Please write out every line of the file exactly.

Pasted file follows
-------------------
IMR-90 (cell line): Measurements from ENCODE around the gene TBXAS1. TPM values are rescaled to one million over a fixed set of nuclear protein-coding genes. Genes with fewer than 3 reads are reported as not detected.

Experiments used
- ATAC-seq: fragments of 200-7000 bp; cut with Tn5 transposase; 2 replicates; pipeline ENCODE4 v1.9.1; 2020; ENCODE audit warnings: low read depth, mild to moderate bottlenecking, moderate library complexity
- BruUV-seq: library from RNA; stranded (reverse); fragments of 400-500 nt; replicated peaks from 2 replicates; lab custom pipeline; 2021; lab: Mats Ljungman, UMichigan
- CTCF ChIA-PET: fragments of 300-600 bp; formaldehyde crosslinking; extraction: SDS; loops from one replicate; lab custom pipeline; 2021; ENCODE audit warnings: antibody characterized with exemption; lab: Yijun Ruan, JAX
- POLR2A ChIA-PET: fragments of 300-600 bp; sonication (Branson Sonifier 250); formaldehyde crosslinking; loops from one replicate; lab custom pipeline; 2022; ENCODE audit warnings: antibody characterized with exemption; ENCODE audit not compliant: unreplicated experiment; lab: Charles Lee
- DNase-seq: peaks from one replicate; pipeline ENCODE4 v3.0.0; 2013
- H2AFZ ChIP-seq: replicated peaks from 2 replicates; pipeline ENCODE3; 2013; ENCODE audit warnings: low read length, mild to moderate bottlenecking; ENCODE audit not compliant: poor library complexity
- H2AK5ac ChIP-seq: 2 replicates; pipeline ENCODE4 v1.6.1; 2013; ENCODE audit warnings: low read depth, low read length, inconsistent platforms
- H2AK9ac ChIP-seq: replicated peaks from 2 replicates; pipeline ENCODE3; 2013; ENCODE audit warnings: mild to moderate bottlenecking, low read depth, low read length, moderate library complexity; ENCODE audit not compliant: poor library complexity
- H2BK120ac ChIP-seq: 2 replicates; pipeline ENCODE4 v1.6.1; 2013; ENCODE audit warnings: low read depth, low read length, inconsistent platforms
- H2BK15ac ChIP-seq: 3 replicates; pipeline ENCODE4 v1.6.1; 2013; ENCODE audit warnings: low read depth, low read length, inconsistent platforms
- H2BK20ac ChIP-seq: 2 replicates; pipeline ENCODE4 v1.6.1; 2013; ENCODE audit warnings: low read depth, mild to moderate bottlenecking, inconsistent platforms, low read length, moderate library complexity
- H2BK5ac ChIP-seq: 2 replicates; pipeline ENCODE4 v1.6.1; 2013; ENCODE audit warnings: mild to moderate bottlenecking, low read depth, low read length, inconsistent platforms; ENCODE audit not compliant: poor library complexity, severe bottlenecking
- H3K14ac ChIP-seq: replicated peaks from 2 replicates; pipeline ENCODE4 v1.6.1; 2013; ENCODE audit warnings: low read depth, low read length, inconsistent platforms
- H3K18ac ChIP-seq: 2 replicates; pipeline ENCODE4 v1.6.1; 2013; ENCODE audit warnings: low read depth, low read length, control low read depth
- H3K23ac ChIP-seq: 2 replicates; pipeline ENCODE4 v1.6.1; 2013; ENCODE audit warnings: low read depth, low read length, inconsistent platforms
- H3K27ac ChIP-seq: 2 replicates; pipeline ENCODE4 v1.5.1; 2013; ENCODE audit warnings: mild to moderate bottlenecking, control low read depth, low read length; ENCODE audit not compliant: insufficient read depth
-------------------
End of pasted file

IMR-90 (cell line): Measurements from ENCODE around the gene TBXAS1. TPM values are rescaled to one million over a fixed set of nuclear protein-coding genes. Genes with fewer than 3 reads are reported as not detected.

Experiments used
- ATAC-seq: fragments of 200-7000 bp; cut with Tn5 transposase; 2 replicates; pipeline ENCODE4 v1.9.1; 2020; ENCODE audit warnings: low read depth, mild to moderate bottlenecking, moderate library complexity
- BruUV-seq: library from RNA; stranded (reverse); fragments of 400-500 nt; replicated peaks from 2 replicates; lab custom pipeline; 2021; lab: Mats Ljungman, UMichigan
- CTCF ChIA-PET: fragments of 300-600 bp; formaldehyde crosslinking; extraction: SDS; loops from one replicate; lab custom pipeline; 2021; ENCODE audit warnings: antibody characterized with exemption; lab: Yijun Ruan, JAX
- POLR2A ChIA-PET: fragments of 300-600 bp; sonication (Branson Sonifier 250); formaldehyde crosslinking; loops from one replicate; lab custom pipeline; 2022; ENCODE audit warnings: antibody characterized with exemption; ENCODE audit not compliant: unreplicated experiment; lab: Charles Lee
- DNase-seq: peaks from one replicate; pipeline ENCODE4 v3.0.0; 2013
- H2AFZ ChIP-seq: replicated peaks from 2 replicates; pipeline ENCODE3; 2013; ENCODE audit warnings: low read length, mild to moderate bottlenecking; ENCODE audit not compliant: poor library complexity
- H2AK5ac ChIP-seq: 2 replicates; pipeline ENCODE4 v1.6.1; 2013; ENCODE audit warnings: low read depth, low read length, inconsistent platforms
- H2AK9ac ChIP-seq: replicated peaks from 2 replicates; pipeline ENCODE3; 2013; ENCODE audit warnings: mild to moderate bottlenecking, low read depth, low read length, moderate library complexity; ENCODE audit not compliant: poor library complexity
- H2BK120ac ChIP-seq: 2 replicates; pipeline ENCODE4 v1.6.1; 2013; ENCODE audit warnings: low read depth, low read length, inconsistent platforms
- H2BK15ac ChIP-seq: 3 replicates; pipeline ENCODE4 v1.6.1; 2013; ENCODE audit warnings: low read depth, low read length, inconsistent platforms
- H2BK20ac ChIP-seq: 2 replicates; pipeline ENCODE4 v1.6.1; 2013; ENCODE audit warnings: low read depth, mild to moderate bottlenecking, inconsistent platforms, low read length, moderate library complexity
- H2BK5ac ChIP-seq: 2 replicates; pipeline ENCODE4 v1.6.1; 2013; ENCODE audit warnings: mild to moderate bottlenecking, low read depth, low read length, inconsistent platforms; ENCODE audit not compliant: poor library complexity, severe bottlenecking
- H3K14ac ChIP-seq: replicated peaks from 2 replicates; pipeline ENCODE4 v1.6.1; 2013; ENCODE audit warnings: low read depth, low read length, inconsistent platforms
- H3K18ac ChIP-seq: 2 replicates; pipeline ENCODE4 v1.6.1; 2013; ENCODE audit warnings: low read depth, low read length, control low read depth
- H3K23ac ChIP-seq: 2 replicates; pipeline ENCODE4 v1.6.1; 2013; ENCODE audit warnings: low read depth, low read length, inconsistent platforms
- H3K27ac ChIP-seq: 2 replicates; pipeline ENCODE4 v1.5.1; 2013; ENCODE audit warnings: mild to moderate bottlenecking, control low read depth, low read length; ENCODE audit not compliant: insufficient read depth